Cooperstown, Otsego, NY
The subject of this sketch was born in New London, Conn., Feb. 20, 1792. He was reared upon a farm. His father, Jared Comstock, was a representative man in his town, and held the office of justice of the peace for many years, and was deacon of the Congregational church for more than thirty years. Young Jared received such educational advantages as the common schools afforded. When he was twenty-one years of age, he decided to seek a home farther west. In the fall of 1813 he went to Sherburne, Chenango Co., N. Y., where he was prevailed upon to teach he village school. He had previously taught three terms in his native town.
In April, 1814, he came to Otsego County, and settled in the town of Butternuts, where he has since resided. The first few years of his life here were spent as clerk in Bennett's store. He then purchased the clothing works of Nathaniel B. Bennett, and engaged in carding and cloth making. He followed this business for twenty-seven years. Since that time he has lived a retired life, devoting a portion of his time to agricultural pursuits.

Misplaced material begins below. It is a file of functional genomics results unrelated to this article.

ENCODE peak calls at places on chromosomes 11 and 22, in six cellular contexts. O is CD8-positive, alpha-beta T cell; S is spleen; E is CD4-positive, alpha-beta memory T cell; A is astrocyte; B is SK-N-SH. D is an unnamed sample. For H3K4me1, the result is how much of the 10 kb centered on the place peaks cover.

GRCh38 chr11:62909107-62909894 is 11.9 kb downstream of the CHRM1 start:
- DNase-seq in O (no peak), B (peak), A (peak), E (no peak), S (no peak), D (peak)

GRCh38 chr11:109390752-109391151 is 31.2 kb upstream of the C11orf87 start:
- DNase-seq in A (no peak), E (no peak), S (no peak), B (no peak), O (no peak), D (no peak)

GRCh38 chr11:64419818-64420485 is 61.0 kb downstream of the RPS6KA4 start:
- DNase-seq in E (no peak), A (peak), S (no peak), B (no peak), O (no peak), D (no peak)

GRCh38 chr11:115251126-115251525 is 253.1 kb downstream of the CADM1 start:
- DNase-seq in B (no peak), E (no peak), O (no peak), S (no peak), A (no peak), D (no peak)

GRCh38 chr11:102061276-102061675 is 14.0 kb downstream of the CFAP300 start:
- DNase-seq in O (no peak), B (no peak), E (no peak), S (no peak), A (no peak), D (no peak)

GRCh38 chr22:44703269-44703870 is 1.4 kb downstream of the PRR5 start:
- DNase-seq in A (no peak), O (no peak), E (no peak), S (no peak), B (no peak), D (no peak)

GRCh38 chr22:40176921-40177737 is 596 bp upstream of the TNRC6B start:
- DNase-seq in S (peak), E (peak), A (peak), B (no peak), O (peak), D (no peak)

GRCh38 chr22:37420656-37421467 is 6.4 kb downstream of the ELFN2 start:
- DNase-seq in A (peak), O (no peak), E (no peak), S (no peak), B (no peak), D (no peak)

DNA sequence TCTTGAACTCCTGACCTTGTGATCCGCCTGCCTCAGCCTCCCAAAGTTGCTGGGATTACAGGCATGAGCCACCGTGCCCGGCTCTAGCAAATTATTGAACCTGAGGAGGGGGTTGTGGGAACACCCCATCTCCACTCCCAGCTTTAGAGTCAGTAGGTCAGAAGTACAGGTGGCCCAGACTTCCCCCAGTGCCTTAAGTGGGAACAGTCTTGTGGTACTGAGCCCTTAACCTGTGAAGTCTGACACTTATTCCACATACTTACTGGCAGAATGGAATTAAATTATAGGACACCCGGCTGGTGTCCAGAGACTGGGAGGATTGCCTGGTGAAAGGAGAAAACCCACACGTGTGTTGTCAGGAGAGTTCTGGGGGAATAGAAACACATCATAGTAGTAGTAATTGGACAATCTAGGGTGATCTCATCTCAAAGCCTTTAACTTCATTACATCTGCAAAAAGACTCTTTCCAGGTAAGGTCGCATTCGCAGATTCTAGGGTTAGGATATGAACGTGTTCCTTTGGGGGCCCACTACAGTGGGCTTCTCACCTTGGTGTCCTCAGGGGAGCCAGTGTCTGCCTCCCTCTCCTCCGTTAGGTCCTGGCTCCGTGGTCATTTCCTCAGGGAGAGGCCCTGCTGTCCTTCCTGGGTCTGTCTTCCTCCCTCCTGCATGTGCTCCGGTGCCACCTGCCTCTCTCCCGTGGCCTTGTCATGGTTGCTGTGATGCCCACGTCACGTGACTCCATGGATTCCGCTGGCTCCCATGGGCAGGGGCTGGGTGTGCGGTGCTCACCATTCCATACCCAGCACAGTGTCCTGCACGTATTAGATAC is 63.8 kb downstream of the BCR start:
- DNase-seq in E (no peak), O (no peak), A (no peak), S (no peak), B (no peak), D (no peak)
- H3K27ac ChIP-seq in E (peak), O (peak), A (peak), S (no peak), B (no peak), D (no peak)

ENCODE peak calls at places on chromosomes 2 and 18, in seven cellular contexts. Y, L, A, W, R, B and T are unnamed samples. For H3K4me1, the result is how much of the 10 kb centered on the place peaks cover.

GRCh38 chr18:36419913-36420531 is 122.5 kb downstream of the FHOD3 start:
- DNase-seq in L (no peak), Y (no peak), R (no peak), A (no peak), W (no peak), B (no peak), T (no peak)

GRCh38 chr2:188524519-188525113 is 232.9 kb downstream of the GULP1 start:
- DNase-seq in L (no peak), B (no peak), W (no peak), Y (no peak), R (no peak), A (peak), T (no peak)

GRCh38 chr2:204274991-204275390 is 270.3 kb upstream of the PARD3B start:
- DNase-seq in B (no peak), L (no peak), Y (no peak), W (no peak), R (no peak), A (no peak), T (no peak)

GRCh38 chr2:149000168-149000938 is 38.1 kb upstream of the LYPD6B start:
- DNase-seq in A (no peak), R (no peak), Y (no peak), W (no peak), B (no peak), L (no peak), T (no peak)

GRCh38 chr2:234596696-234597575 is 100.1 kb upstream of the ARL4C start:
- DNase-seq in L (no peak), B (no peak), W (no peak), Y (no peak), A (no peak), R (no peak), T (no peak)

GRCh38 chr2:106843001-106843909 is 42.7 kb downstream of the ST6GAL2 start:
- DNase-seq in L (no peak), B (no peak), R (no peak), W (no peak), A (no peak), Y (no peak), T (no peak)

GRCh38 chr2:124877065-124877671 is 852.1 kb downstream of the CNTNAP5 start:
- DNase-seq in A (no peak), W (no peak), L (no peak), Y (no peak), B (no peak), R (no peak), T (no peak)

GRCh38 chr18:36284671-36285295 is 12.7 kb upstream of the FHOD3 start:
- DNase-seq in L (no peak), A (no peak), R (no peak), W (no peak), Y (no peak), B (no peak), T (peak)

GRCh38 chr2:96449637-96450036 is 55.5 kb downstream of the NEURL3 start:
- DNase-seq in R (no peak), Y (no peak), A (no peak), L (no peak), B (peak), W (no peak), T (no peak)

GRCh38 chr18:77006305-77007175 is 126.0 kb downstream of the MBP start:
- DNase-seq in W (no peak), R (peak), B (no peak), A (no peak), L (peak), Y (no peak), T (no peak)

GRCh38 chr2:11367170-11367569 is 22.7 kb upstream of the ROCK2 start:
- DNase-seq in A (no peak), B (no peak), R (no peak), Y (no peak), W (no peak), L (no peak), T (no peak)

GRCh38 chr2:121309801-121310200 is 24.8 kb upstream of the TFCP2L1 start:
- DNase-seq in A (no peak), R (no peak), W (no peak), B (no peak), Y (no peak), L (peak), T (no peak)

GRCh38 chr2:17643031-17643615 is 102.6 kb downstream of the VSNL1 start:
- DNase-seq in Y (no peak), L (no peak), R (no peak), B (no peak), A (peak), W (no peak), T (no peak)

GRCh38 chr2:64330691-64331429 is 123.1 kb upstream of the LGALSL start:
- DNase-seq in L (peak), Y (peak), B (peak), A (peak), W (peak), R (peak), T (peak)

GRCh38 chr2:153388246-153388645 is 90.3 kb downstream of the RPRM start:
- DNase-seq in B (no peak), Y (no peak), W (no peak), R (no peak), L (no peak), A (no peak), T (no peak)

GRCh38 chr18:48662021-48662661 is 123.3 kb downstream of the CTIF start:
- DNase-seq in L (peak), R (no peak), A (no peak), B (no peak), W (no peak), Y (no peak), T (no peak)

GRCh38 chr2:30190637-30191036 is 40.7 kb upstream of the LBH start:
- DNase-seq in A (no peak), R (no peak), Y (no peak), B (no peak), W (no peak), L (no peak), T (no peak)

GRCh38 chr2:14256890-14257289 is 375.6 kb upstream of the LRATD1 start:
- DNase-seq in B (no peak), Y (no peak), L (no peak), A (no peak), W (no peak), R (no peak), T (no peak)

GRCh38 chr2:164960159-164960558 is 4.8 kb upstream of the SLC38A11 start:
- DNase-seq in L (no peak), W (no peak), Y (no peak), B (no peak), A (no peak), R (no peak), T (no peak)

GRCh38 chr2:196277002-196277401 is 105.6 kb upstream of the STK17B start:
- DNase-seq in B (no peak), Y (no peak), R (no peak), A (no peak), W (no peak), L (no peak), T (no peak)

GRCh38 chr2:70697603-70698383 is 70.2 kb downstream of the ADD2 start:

Feb. 9, 1829, he was united in marriage to Miss Mary Shaw. They were not blessed with children. Mr. and Mrs. Comstock enjoyed life together for thirty-five years. She died June 24, 1864, mourned by a large circle of friends, who had learned to love her for her many Christian virtues, and her memory is fondly cherished by r widowed husband. She was a member of the Congregational church of Butternuts, and an active member of the Ladies Sewing society, which was instituted to aid in supporting the home of the Friendless at New York. Mr. Comstock united with the Congregational church in Janaury, 1817, and has ever since taken an active interest in the case of his Master. He was instrumental in organizing the first Sunday-school in Butternuts, and drafted the articles of agreement for the same. Miss Williams and himself were the first teachers. He has been clerk of the church twenty-five years, and has done much to foster church and educational interests. He can truly say that life has been a success with him. He has been a constant subscriber of the New York Evangelist since its first publication, nearly fifty years.